Foxtel CEO Richard Freudenstein has joined the chorus of media bosses railing against the federal government's proposed media reforms saying they are unnecessary and will stymie growth through uncertainty as well as opening the door on political interference.
Speaking at the ASTRA Conference in Sydney yesterday, he said that the government would be better off tackling real problems, like online piracy, rather than imagined problems such as diversity in media ownership.
“It is our long-held view that governments should only intervene where there is clear evidence of market failure or where they can promote investment, innovation and the development of dynamic sectors such as the media and content creation industries.
“One area that does not require further restrictive regulation is media ownership and control,” he said.
He went on to say that the public interest test proposed by the Government to preserve diversity of voices in the media is both cumbersome and unnecessary.
“Under the proposed regime a transaction in the media space could be subject to review by up to four different regulators (the ACCC, ACMA, FIRB and now the Public Interest Media Advocate). This will add delay and complexity to any transaction and may discourage legitimate transactions from occurring at all.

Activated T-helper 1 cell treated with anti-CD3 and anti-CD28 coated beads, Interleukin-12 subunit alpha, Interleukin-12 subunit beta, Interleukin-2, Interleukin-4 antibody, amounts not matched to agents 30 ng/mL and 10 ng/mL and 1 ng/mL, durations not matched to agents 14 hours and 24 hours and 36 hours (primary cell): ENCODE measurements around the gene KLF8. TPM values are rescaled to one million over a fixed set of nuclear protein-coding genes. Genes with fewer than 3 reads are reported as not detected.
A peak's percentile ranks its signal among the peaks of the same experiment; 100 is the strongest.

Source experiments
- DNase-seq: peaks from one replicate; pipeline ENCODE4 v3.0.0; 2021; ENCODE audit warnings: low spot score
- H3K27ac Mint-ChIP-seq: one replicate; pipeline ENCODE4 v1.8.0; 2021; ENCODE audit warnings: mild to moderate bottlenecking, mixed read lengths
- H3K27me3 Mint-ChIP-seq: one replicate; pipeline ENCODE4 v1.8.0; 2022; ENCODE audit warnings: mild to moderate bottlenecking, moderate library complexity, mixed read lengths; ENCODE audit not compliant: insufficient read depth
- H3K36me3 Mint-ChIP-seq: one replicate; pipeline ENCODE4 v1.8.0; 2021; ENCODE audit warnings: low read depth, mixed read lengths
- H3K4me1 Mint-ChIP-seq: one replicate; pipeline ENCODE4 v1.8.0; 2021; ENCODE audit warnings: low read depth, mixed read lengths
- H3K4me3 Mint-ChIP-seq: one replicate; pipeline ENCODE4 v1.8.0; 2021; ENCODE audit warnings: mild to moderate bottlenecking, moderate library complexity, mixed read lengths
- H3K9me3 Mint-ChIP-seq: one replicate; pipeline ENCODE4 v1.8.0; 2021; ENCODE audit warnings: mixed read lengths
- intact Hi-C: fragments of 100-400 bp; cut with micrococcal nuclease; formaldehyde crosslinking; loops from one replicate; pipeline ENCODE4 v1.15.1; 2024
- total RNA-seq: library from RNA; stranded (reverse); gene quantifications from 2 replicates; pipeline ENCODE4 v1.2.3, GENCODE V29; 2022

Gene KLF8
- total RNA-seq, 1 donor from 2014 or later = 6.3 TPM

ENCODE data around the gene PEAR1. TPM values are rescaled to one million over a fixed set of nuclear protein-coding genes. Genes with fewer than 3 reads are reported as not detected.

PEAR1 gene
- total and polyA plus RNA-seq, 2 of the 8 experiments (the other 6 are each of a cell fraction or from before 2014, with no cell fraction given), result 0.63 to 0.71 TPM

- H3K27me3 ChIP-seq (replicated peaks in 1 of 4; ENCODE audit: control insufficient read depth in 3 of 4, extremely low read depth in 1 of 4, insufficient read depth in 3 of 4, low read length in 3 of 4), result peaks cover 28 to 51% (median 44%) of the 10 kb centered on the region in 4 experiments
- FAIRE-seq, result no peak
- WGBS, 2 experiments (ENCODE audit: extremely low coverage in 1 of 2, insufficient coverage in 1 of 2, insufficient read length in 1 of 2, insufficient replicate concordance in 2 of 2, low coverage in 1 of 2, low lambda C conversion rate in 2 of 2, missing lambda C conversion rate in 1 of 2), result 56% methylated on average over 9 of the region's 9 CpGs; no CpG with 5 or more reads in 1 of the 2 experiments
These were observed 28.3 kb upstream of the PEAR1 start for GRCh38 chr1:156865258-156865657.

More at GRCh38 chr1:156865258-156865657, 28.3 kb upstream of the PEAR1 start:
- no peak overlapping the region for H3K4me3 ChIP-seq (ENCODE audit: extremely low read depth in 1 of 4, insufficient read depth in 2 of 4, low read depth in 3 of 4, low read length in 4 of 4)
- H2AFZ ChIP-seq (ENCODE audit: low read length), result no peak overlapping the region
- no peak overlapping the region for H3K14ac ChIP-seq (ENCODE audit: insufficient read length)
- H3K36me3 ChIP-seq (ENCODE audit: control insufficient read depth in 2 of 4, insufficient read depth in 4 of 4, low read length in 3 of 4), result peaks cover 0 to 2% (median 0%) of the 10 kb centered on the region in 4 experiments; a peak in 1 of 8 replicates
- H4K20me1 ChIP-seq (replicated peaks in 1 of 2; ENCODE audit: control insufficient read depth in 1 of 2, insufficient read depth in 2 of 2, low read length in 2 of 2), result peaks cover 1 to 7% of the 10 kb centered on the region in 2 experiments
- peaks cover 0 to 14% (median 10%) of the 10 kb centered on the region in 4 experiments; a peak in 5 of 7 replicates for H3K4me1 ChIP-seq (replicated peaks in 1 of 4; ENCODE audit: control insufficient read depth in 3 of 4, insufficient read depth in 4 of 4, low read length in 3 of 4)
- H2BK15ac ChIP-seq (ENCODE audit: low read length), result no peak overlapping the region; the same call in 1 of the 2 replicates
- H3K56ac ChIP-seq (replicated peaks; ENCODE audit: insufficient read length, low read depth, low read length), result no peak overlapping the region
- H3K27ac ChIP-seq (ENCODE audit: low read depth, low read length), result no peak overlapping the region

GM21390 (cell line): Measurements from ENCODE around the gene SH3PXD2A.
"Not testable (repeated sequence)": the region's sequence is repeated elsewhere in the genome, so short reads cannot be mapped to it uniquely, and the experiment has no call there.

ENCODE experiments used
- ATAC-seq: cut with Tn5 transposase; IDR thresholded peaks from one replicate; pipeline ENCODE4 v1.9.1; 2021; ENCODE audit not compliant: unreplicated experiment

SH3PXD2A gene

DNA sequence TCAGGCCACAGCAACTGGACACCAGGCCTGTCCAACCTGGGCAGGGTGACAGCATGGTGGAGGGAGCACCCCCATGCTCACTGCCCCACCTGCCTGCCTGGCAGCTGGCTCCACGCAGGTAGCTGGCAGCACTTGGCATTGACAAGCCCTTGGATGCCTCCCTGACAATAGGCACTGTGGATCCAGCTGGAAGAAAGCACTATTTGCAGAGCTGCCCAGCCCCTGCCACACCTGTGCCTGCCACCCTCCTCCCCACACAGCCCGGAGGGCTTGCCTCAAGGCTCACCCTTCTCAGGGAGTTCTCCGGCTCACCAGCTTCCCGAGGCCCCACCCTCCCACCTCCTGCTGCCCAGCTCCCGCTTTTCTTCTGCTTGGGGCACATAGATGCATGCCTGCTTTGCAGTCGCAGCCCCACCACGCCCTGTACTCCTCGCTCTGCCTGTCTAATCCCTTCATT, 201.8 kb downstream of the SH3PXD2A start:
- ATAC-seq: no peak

“Furthermore, it completely misses the point of the digital age where a massive explosion of access to news, information and entertainment has come about thanks to the advent of services like Foxtel, which carries 11 news channels, and even more dramatically through the plethora of sources available over the Internet.”
Freudenstein went on to argue that the government “could usefully intervene” in online piracy.
“It is a global phenomenon that has the capacity to devastate traditional content creation industries. Anyone who values creativity and believes that intellectual and imaginative effort should and must be rewarded has an obligation to join the fight against online piracy.
“Foxtel, together with our channel and studio partners, have done our bit by introducing the “Express” delivery of content from international markets.
“We recognise that audiences have a legitimate gripe where highly desirable content is available but there is no legal means to view it.”